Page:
Out of print for more than 30 years, now available for the first time as an eBook, this is the controversial story of John Wooden's first 25 years and first 8 NCAA Championships as UCLA Head Basketball Coach. This is the only book that gives a true picture of the character of John Wooden and the influence of his assistant, Jerry Norman, whose contributions Wooden  ignored and tried to bury.

Compiled with more than 40 hours of interviews with Coach Wooden, learn about the man behind the coach. The players tell their stories in their own words.

Click the book to read the first chapter and for ordering information. Also available on Kindle.


Sports Medley: All Time Dodgers teams 3 April 2017

by Tony Medley

In honor of the opening of the baseball season, here are my all-time Dodgers teams. Since there are two iterations of the Dodgers, there will be three teams, one limited to Brooklyn, one limited to Los Angeles, and an overall team.

Brooklyn:

Catcher: Roy Campanella

First Base: Gil Hodges

Second Base: Billy Herman

Third Base: Jackie Robinson

Shortstop: Pee Wee Reese

Left Field: Zack Wheat

Center Field: Duke Snider

Right Field: Pete Reiser/Carl Furillo

Pitchers: Don Newcombe, Carl Erskine, Dazzy Vance, Preacher Roe.

Manager: Leo Durocher

General Manager: Branch Rickey

This team looks a lot like the 1953 lineup. Many people think that was one of the greatest teams ever organized even though they lost a six game World Series to the Yankees. Although Robinson played more games at second base than any other position (regular from 1948-52; 1949 MVP), he also played first base, third base, and the outfield. After Jim Gilliam became the regular second baseman in 1953, Robinson played more games at third base than any other position through the end of his career in 1956. He is the second baseman on my all-time team (ahead of Rogers Hornsby). As to Reiser, he was en route to being one of the best players of all time until he ran into the center field fence in Sportsman Park in St. Louis in the summer of 1942 suffering a fractured skull and he was never the same as the man who burned the NL alive in 1941 leading the league with a .343 batting average at age 22. He was hitting .380 when he ran into the concrete wall in late July of 1942, with 19 hits in his last 21 at bats. Durocher said he’s the only player who might have been better than Willie Mays. So I split right field between him and Furillo who was a good hitter (1953 batting title at .344) with a rifle arm.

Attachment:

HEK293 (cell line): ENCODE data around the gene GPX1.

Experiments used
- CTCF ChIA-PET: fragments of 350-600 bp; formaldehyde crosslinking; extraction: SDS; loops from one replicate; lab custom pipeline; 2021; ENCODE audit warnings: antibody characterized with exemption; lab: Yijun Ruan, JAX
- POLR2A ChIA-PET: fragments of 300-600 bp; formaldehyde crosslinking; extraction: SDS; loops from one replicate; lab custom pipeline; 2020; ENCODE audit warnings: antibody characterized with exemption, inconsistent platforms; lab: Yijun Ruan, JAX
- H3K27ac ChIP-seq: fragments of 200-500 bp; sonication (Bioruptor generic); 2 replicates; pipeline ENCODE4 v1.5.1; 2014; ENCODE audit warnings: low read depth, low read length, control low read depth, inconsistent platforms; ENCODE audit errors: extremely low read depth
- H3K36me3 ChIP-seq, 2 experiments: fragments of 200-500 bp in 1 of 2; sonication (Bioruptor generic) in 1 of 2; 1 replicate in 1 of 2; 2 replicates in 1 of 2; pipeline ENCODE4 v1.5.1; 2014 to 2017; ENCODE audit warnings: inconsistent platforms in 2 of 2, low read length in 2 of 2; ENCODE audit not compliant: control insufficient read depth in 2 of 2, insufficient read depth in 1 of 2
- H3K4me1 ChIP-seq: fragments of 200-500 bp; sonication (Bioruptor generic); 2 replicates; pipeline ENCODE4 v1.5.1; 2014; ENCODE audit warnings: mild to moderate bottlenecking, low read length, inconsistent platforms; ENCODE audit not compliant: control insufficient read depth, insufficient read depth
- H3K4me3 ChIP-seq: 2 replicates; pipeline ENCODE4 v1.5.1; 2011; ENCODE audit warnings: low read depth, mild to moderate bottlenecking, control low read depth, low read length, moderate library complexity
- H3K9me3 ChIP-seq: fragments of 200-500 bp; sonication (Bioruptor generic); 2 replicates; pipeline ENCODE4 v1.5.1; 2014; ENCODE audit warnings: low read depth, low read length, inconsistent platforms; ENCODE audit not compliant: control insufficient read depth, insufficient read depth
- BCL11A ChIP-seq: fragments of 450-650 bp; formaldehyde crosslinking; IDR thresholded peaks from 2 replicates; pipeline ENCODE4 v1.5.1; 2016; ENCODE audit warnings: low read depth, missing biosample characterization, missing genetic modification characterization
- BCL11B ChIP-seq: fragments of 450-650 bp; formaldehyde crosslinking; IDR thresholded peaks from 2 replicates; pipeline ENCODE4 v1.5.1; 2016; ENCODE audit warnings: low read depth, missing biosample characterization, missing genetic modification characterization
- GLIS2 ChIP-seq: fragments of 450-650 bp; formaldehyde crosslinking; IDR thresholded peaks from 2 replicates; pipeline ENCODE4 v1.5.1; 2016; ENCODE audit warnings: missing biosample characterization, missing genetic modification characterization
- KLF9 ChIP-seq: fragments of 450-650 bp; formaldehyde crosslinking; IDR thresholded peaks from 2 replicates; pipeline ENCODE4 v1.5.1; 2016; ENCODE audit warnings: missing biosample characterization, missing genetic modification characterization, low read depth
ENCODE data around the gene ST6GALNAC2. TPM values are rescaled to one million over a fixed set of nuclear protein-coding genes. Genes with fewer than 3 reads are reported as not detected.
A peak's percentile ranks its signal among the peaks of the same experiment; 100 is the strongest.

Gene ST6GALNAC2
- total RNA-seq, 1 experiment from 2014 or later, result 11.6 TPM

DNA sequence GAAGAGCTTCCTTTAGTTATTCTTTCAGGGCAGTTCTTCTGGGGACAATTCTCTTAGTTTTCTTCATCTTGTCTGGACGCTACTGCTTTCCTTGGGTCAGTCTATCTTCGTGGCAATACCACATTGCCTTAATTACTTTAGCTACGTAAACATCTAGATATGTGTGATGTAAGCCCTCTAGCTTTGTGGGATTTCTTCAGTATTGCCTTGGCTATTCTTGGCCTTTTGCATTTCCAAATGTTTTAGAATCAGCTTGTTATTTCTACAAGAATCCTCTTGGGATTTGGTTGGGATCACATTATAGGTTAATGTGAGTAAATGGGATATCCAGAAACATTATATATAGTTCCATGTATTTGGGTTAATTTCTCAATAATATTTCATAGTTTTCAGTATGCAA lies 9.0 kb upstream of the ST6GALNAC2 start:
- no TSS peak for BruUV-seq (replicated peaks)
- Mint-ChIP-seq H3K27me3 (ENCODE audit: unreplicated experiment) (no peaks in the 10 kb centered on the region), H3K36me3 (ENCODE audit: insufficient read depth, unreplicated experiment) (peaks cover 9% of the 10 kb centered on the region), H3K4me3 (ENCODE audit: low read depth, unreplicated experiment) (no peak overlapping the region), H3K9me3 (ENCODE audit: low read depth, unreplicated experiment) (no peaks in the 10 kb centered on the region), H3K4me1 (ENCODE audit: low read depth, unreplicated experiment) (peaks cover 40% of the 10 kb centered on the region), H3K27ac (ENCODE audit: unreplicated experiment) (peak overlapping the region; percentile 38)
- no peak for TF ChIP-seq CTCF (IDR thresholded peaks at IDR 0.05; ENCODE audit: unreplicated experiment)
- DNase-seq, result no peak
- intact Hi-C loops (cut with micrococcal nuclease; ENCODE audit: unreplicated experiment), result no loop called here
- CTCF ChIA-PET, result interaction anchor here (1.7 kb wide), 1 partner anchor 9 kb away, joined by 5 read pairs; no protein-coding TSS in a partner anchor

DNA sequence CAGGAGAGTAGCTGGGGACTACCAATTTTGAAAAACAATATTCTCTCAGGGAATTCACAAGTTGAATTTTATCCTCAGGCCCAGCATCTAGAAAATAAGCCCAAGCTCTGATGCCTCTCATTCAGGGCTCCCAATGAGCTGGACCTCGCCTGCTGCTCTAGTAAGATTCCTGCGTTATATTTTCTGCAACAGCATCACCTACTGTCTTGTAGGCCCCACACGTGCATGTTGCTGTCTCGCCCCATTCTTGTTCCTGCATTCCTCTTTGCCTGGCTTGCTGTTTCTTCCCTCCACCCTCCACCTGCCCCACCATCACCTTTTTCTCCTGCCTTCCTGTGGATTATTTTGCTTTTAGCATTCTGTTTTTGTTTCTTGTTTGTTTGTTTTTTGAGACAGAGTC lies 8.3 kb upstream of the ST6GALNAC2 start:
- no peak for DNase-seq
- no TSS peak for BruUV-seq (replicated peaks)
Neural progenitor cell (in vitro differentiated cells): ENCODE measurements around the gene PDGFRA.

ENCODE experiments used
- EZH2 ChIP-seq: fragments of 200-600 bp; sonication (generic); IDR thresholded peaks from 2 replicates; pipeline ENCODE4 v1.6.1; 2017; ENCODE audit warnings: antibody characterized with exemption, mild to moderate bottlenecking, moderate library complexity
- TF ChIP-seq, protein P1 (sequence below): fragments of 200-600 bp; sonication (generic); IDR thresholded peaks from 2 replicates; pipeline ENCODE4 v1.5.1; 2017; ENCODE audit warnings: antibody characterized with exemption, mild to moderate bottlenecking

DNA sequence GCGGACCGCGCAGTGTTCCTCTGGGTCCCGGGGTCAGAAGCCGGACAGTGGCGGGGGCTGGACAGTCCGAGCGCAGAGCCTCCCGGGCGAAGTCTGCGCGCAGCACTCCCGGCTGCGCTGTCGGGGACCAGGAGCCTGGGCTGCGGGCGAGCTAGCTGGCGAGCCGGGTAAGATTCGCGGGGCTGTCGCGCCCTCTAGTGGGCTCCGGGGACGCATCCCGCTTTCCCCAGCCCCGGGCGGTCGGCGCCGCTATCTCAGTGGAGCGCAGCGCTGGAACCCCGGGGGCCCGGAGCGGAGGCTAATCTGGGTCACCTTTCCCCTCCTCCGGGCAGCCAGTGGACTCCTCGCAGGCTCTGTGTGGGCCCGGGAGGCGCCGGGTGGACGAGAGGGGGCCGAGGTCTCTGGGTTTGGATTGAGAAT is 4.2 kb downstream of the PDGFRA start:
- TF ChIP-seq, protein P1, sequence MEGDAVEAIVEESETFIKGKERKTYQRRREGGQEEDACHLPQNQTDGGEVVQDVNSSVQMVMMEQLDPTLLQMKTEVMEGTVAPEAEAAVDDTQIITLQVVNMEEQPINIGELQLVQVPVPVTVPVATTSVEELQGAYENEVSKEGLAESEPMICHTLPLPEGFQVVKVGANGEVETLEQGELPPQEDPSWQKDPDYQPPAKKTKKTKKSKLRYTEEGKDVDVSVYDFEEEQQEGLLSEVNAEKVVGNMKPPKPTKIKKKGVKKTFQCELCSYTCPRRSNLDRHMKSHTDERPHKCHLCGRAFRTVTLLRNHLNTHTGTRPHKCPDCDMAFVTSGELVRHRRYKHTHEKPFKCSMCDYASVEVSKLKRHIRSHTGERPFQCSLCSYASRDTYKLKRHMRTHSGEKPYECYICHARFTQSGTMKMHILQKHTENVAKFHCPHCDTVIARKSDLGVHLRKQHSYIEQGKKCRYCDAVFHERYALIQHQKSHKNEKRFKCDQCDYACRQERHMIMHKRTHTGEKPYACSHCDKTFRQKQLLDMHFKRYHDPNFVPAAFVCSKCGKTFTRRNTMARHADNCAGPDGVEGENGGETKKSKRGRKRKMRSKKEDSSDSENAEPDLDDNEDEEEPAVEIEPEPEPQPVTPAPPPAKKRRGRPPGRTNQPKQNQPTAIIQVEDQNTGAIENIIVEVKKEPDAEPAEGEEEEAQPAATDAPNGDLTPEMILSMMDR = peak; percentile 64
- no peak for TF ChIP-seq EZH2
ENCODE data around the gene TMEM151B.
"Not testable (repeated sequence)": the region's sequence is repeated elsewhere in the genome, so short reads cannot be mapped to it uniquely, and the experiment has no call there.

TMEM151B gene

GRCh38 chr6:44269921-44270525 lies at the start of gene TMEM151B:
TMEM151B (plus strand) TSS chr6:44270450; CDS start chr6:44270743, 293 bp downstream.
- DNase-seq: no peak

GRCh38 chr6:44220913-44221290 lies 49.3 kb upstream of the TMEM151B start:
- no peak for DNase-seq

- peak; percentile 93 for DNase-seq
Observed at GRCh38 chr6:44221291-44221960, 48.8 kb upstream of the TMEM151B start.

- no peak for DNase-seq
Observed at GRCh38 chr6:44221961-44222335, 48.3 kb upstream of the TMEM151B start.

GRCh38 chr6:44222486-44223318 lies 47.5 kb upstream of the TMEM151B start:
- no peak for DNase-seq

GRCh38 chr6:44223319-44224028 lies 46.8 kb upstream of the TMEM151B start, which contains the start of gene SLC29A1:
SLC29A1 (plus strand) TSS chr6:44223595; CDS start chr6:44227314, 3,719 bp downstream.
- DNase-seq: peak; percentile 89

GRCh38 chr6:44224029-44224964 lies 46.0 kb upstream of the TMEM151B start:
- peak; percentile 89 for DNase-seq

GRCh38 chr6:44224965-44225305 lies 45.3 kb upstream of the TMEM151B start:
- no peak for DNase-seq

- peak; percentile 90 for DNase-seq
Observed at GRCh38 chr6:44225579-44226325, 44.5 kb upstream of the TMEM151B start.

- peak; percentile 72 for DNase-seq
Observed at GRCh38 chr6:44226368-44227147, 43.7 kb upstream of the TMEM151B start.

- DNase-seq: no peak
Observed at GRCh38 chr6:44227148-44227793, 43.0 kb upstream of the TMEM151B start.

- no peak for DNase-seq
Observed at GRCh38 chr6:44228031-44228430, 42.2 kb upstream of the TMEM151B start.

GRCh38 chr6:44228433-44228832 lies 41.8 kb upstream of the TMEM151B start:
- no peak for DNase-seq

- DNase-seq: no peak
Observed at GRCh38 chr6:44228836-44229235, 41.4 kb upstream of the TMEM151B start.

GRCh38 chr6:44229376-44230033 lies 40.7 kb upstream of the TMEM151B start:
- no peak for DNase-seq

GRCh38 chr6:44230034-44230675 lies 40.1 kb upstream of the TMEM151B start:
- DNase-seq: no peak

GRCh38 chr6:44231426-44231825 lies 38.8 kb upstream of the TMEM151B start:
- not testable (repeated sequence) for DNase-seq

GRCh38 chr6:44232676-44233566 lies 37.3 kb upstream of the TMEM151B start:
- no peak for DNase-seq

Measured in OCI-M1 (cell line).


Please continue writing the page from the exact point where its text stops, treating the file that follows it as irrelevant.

Los Angeles:

Catcher: Mike Piazza

First Base: Steve Garvey

Second Base: Davey Lopes

Shortstop: Maury Wills

Third Base: Adrian Beltre

Left Field: Tommy Davis

Center Field: Willie Davis

Right Field: Kirk Gibson

Pitchers: Sandy Koufax, Don Drysdale, Orel Hershiser, Clayton Kershaw.

Manager: Walter Alston

General Manager: Al Campanis

Clearly, Brooklyn has it over L.A. except for pitching. After the Dodgers fired Al Campanis, they were run by baseball imbeciles who let people like Piazza and Beltre get away in the prime of their careers, not to mention Pedro Martinez who wasn’t with them long enough to qualify to be one of their top pitchers. Beltre became a star in his last year with the Dodgers (batting .334), and then they let him get away to become the best third baseman in baseball and a Gold Glove winner; so he edges out Ron Cey. Gibson wasn’t with the team even as long as Beltre (1988-90), but his pinch hit, crippled World Series home run in 1988 is just a skosh behind Bobby Thomson’s 1951 “Home Run Heard ‘Round the World” as  the greatest moment in baseball history, which qualifies him in my mind for the all-time team. It was close between Jim Gilliam and Lopes for second base, but I pick Lopes due to his stolen base record.

Combined Brooklyn/L.A.:

Catcher: Roy Campanella, Brooklyn

First Base: Steve Garvey, L.A.

Second Base: Jackie Robinson, Brooklyn

Third Base: Adrian Beltre, L. A.

Shortstop: Maury Wills L. A.

Left Field: Zack Wheat, Brooklyn

Center Field: Duke Snider, Brooklyn

Right Field: Pete Reiser/Carl Furillo, Brooklyn

Pitchers: Sandy Koufax, L. A., Don Newcombe and Dazzy Vance,  Brooklyn, Don Drysdale, Orel Hershiser, and Clayton Kershaw, all L. A.

Manager: Leo Durocher, Brooklyn

General Manager: Branch Rickey, Brooklyn

Both Garvey and Hodges were Gold Glove fielders and good hitters but Garvey was a better hitter. Even though Reese was the “Captain,” Wills changed the game unlike anyone since Babe Ruth to return the stolen base to the game, sparked the team to 4 NL titles and 3 World Series Championships, and should be in the Hall of Fame. While Piazza was one of the purest right handed hitters I’ve ever seen, Campanella, a 3-time MVP, was also formidable at the plate and far out-paced Piazza defensively.

 

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